A fiber is a structure that stores the state of a native code call stack, enabling it to be swapped with that of other fibers. (For a detailed explanation of fibers, please read the Wikipedia article at http://en.wikipedia.org/wiki/Fiber_(computer_science)). This construct has been offered in the Windows operating systems since Windows NT and Windows 95 to facilitate coroutine behavior.
There is no comparable MacOS facility for synchronous stack swapping, so the MacOS versions of AutoCAD cannot rely on such a mechanism at all.
In the context of AutoCAD, fibers have been used extensively in its controller architecture because they provide a very powerful and straightforward way of managing document switching and command execution by swapping native code call stacks within a thread.
To illustrate, consider the example of switching between two documents in a Multiple Document Interface (MDI) environment:
In more detail, the “Application context” described in the ObjectARX MDI API documentation is itself a separate fiber that is “neutral ground” between documents. Each document has at least 2 fibers: one being the main AutoCAD command processor state; the other being the LISP state, thus allowing LISP to use the (command) function to synchronously drive the AutoCAD command processor, without disturbing its own context, which is maintained in a native code stack. To allow ARX-registered commands to also use the global functions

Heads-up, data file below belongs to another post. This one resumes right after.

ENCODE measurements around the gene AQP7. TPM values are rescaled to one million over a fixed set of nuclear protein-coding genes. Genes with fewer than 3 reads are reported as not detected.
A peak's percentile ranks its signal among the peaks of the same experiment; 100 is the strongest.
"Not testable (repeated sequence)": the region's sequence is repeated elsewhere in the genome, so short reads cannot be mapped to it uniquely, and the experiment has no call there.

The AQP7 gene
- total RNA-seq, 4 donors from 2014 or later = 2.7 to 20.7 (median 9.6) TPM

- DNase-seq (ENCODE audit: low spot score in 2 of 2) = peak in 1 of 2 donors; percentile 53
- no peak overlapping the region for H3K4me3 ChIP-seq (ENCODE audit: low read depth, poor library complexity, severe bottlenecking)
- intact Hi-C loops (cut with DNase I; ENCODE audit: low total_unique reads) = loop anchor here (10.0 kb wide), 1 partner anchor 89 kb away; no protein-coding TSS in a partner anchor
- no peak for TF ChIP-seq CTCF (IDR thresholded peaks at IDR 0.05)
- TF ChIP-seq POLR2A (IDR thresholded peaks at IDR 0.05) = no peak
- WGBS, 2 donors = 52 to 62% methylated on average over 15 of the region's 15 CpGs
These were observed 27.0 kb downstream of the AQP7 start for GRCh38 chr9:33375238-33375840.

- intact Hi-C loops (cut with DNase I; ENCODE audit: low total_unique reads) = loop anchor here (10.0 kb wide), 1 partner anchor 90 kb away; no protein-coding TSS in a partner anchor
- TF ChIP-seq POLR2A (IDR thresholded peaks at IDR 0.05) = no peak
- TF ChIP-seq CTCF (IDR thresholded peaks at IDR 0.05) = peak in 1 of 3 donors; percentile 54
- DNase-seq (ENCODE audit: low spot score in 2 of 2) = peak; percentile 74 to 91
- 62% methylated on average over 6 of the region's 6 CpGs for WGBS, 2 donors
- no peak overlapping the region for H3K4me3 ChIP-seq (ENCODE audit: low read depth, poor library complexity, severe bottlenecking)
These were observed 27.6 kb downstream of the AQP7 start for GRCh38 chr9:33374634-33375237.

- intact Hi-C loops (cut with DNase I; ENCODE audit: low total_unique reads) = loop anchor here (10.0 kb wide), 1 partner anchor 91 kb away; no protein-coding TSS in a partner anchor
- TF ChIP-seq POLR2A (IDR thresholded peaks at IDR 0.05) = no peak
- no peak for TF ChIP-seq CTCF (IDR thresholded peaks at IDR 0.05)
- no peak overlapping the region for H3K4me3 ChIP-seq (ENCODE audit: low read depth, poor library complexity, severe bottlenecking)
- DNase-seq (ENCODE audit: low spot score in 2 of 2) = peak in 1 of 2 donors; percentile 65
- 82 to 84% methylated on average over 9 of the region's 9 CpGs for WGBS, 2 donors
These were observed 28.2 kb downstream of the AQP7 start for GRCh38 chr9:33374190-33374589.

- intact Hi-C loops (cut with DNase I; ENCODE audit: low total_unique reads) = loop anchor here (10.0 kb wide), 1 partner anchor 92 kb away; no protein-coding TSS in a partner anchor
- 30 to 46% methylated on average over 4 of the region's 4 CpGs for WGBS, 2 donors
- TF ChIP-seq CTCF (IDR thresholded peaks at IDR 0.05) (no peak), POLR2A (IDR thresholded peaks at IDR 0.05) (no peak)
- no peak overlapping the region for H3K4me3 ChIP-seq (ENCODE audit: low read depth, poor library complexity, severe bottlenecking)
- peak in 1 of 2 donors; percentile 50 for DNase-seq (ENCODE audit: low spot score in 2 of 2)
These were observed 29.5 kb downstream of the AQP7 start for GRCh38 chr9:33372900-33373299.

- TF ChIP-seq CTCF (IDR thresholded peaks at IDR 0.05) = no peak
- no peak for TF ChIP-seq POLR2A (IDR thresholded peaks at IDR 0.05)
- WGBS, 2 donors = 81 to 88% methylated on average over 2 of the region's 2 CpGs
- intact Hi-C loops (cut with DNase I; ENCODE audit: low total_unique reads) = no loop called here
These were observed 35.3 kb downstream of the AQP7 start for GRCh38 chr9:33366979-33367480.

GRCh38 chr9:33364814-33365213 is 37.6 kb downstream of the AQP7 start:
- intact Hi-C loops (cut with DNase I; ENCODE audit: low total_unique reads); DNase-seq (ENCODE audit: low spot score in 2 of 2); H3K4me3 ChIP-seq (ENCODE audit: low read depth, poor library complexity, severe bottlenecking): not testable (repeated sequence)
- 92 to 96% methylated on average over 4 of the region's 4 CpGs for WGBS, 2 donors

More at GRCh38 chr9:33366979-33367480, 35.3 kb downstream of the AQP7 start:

acedCmd() to synchronously drive the AutoCAD command processor, each command runs in its own fiber as well, which allows one ARX-registered command to run another ARX-registered command.
The three main areas where Fibers are used in AutoCAD are:
Each thread also maintains a native code stack on all relevant platforms. In older operating systems, threads were even used for the same purpose that fibers are now, but that was before the introduction of GUI API libraries, whose components strictly enforce being manipulated only on the thread they were created on. For that reason, threads cannot be used to replace fibers in modern operating systems.
All of AutoCAD’s fiber manipulation occurs on the main thread of the application. AutoCAD remains, by default, a single-threaded application, with a few very limited exceptions outside the domain of AutoCAD application development environments.